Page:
The 2005 VC Poker Cup, filmed at Teddington studios from 1st - 6th August , wasn't short of competition for its £5,000 buy-in, but as the runners gathered for the three days of preliminary heats it became clear that all the action taking place in London (also including the World Poker Exchange and the European Championships) had improved the quality of the field, rather than taken away from it.
Whether it was to start a new life, a gold rush, or to seek adventure, there have been countless Americans who have moved west over the centuries. At one time travel across America was in a covered wagon. The past thirty years it has been in a U-haul.
Unlike in the 1800's when the migration was westward, the migration to Las Vegas has been from everywhere. There has been a phenomenal growth in the past decade and there is little evidence that this growth will slow down soon. Poker has also seen an explosion in popularity and has been growing exponentially over the past several years.
Fred sat next to me at our $4-8 Hold'Em table on a sweltering afternoon in summer. Did I remember when he played 5d-2d in the Small Blind and won a nice pot? I did. (Poker Player, Vol. 8, No. 25, p.14) Fred asked if he could also profitably play suited, 3-gap connectors.
I'm currently at the Borgata Casino in lovely Atlantic City, NJ and I'll be here over the next few days covering the World Poker Tour Borgata Open. Buy-in is $10,000 and players start with $20K in chips. That structure is great for the entrants because it gives them more ammo to play with. The first two days of the Borgata Poker Open were held upstairs in the ballroom. 515 players filled the room and they were competing for a prize pool worth over $1.5 million. The top 45 players will get paid. Last year, Daniel Negreanu won this event. He didn't play long enough to defend his title.
The "Esther Bluff" - What's that? Let me explain. . .
A year ago, I introduced you to my then 8-year-old granddaughter, Esther Fayla Epstein, and her almost incredible, innate talent for playing poker. She has an instinctive flair for the game; she's a natural winner. .
Well, Esther is now 9 years old and is away at overnight camp for two weeks - her first time away from home without her Mom. Before she left, she made a button for me with her picture on it, so I could remember her while she was away.
Last time I discussed the more structured type of bluffer. These are players who like to either dare you or sneak up on you. I also mentioned in Part I, that there are a whole set of players who are not so well planned in their bluffs. They are much looser players who bluff and keep the action going. Some of these unplanned bluffers I refer to as employing "Attack Bluffing." Other unstructured bluffers are less aggressive and seem to be playing hands they don't have but wish they did.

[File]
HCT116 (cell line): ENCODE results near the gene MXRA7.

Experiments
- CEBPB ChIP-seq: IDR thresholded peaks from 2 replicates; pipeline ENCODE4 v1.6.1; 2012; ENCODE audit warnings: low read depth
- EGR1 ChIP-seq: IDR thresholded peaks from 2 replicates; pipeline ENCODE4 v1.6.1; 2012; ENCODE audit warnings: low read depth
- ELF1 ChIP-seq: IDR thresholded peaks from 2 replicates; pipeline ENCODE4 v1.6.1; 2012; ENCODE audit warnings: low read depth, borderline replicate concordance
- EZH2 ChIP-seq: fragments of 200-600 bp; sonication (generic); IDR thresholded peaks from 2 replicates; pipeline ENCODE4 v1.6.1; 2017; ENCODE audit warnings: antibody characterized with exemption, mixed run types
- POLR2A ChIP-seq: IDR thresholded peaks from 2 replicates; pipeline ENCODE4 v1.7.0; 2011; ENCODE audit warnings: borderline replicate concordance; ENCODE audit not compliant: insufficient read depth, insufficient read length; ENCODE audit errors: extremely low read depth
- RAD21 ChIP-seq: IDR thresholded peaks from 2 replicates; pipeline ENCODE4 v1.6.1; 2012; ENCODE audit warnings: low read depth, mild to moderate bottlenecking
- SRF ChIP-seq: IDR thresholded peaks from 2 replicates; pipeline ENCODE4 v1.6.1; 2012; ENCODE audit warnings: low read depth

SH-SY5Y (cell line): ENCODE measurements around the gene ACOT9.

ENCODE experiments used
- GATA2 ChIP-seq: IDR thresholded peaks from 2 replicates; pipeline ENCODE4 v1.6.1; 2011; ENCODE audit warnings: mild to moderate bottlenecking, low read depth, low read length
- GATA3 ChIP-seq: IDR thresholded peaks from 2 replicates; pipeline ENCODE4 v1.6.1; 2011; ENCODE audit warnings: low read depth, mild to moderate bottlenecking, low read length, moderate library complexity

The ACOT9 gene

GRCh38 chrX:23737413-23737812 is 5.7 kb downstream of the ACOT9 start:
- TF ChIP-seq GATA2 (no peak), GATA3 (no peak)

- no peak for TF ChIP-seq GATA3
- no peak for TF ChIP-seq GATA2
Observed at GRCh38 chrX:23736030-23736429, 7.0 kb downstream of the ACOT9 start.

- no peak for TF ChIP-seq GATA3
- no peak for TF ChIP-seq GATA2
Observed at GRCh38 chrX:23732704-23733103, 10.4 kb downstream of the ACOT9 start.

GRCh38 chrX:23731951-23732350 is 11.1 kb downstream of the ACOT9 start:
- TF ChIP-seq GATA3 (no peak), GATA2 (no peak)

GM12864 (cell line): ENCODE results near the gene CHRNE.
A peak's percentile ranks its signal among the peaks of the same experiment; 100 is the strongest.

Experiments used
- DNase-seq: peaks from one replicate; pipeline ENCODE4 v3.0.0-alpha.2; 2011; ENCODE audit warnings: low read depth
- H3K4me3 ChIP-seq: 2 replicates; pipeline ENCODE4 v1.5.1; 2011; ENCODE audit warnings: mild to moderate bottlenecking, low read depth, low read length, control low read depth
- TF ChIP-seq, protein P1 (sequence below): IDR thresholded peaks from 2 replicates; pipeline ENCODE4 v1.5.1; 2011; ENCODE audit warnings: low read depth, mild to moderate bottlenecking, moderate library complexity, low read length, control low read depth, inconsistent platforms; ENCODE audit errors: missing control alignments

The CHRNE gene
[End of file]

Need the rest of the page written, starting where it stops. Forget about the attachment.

Poker is a game of decisions. We are constantly challenged with rendering decisions, most of them while possessing incomplete information in a relatively short period of time. Some of my colleagues would go as far as stating that those who win at poker are those who make the fewest mistakes while forcing their opponents to make more mistakes. There is substantive truth to that statement.
I couldn't seem to shake off the negative effects of the bad beats/bad luck I received. It was as if bad fortune was seeping into everything I did. I was seeing my whole existence through bad beat lenses. It all began when my pocket aces cracked, next, my pocket kings, and finally when the queens were cracked. How dare they crack the queens? Good cards were being cracked when I slow played, when I fast played, when I played poker, period. Oh, by the way "cracked" means beat, destroyed, nuked, annihilated, cracked means that Jennifer lost a whole lot of money and lost all her confidence.
Have you ever been watching an "Entertainment Tonight" type news/magazine/gossip/star-studded TV show and wondered, why don't they do something on the subject of poker, poker players, and what's happening in the poker world? I've got good news! "They" have and I want to tell you all about "them" and the new (upcoming) TV show, "PokerBeat."
Mike Green was born in Duluth, Minnesota in 1950 and graduated high school in 1968 from Duluth Cathedral. After graduation Mike joined the Coast Guard Reserves and spent six years in the reserve program.
In 1969 Mike took a position with the local auto parts warehouse as a truck driver. In 1971 he left his truck driving position for an inside sales job in one of their auto parts stores. In 1974 he left the auto parts business to work for the railroad as an oiler.